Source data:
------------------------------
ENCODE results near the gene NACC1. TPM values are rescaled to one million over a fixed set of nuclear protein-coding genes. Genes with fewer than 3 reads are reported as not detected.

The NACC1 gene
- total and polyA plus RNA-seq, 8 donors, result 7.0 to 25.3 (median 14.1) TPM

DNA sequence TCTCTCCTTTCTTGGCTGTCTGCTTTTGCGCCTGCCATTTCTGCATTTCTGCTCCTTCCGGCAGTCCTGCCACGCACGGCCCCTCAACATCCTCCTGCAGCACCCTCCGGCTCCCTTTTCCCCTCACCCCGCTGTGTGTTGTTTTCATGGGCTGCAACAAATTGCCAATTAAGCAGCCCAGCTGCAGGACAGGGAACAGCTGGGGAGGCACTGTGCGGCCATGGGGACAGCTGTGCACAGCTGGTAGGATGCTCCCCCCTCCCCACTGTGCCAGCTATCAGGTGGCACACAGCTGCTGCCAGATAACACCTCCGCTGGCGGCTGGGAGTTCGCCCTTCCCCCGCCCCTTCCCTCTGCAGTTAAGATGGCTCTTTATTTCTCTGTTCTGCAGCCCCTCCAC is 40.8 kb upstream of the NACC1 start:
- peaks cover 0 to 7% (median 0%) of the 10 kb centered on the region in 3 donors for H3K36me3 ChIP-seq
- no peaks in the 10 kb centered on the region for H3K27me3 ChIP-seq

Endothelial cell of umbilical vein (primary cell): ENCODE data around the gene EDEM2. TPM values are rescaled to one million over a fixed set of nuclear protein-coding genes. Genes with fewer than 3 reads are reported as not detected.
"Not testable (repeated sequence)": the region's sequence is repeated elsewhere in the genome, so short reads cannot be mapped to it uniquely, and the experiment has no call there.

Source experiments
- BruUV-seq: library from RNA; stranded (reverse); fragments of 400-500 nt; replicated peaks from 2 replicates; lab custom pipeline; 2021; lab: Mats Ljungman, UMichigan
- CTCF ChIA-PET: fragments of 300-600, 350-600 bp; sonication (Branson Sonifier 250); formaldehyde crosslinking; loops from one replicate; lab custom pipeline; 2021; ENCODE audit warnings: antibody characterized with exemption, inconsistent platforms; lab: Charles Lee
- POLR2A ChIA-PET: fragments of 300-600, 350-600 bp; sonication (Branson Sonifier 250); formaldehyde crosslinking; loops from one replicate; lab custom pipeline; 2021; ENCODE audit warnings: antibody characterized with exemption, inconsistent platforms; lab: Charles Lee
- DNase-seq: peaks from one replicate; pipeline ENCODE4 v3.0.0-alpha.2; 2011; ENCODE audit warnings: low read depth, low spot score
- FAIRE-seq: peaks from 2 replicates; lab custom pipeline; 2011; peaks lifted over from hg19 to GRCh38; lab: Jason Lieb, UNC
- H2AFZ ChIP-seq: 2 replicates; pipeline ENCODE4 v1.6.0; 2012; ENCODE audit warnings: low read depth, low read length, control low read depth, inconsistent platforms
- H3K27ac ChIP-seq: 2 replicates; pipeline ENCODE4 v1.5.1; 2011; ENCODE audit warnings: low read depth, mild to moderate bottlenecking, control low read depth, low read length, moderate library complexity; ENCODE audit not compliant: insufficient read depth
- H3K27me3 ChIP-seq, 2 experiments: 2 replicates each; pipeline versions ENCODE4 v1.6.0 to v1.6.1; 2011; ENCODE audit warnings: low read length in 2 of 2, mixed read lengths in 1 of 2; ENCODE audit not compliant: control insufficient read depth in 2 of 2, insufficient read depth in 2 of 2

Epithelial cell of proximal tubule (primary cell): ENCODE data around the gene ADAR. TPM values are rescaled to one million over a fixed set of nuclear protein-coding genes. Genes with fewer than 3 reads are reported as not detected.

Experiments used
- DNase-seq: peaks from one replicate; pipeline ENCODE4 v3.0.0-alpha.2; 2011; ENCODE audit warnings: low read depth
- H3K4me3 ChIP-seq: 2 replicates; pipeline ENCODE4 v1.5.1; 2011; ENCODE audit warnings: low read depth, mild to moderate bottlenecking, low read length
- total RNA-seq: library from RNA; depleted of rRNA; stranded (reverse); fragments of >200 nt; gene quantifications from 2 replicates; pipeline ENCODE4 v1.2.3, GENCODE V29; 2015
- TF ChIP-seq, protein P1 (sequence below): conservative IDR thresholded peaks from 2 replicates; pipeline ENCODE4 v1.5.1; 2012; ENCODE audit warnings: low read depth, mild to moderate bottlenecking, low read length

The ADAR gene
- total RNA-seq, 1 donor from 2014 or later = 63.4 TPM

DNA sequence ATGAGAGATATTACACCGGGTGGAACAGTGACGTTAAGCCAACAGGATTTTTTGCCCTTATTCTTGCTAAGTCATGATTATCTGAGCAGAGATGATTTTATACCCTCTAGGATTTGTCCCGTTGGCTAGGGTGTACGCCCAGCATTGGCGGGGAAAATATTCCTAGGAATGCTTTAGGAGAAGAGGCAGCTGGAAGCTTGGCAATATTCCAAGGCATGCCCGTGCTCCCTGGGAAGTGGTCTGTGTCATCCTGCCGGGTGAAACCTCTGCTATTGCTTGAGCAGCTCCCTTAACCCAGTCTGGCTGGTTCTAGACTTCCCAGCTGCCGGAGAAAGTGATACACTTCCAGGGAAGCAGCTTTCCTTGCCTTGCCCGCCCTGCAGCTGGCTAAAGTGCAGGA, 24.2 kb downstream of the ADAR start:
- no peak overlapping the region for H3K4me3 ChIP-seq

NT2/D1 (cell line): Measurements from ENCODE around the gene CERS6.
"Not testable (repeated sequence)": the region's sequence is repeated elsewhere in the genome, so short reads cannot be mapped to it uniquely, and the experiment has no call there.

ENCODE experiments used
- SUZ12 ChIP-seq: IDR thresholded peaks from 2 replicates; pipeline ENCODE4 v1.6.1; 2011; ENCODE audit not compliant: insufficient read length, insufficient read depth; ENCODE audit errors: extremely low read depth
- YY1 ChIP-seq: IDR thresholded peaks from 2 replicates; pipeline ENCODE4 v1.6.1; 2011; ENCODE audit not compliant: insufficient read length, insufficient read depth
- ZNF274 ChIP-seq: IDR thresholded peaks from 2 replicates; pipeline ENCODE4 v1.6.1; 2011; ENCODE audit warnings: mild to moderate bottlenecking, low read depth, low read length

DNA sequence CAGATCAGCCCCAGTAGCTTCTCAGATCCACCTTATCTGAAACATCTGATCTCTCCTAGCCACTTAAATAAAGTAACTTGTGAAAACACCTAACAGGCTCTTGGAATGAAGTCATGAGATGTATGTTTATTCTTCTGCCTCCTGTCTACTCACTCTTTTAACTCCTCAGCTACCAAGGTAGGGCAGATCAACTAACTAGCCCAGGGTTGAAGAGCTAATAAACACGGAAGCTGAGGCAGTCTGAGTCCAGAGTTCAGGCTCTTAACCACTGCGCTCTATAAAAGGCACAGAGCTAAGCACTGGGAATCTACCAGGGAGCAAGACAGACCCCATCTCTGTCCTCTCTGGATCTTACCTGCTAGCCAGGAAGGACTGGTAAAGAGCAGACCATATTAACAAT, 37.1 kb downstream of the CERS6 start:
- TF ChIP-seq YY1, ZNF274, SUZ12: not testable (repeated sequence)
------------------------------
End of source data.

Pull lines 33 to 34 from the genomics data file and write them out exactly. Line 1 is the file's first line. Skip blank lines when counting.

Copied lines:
- ZNF274 ChIP-seq: IDR thresholded peaks from 2 replicates; pipeline ENCODE4 v1.6.1; 2011; ENCODE audit warnings: mild to moderate bottlenecking, low read depth, low read length

DNA sequence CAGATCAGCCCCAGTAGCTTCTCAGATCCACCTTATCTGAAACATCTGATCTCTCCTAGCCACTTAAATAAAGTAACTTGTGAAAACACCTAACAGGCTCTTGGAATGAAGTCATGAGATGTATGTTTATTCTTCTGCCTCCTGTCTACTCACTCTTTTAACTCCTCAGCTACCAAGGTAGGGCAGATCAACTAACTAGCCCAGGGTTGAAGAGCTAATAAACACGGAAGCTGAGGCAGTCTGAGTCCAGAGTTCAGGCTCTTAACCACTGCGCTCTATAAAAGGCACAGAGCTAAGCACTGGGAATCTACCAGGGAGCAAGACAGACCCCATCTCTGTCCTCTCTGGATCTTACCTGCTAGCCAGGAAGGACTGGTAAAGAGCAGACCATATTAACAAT, 37.1 kb downstream of the CERS6 start: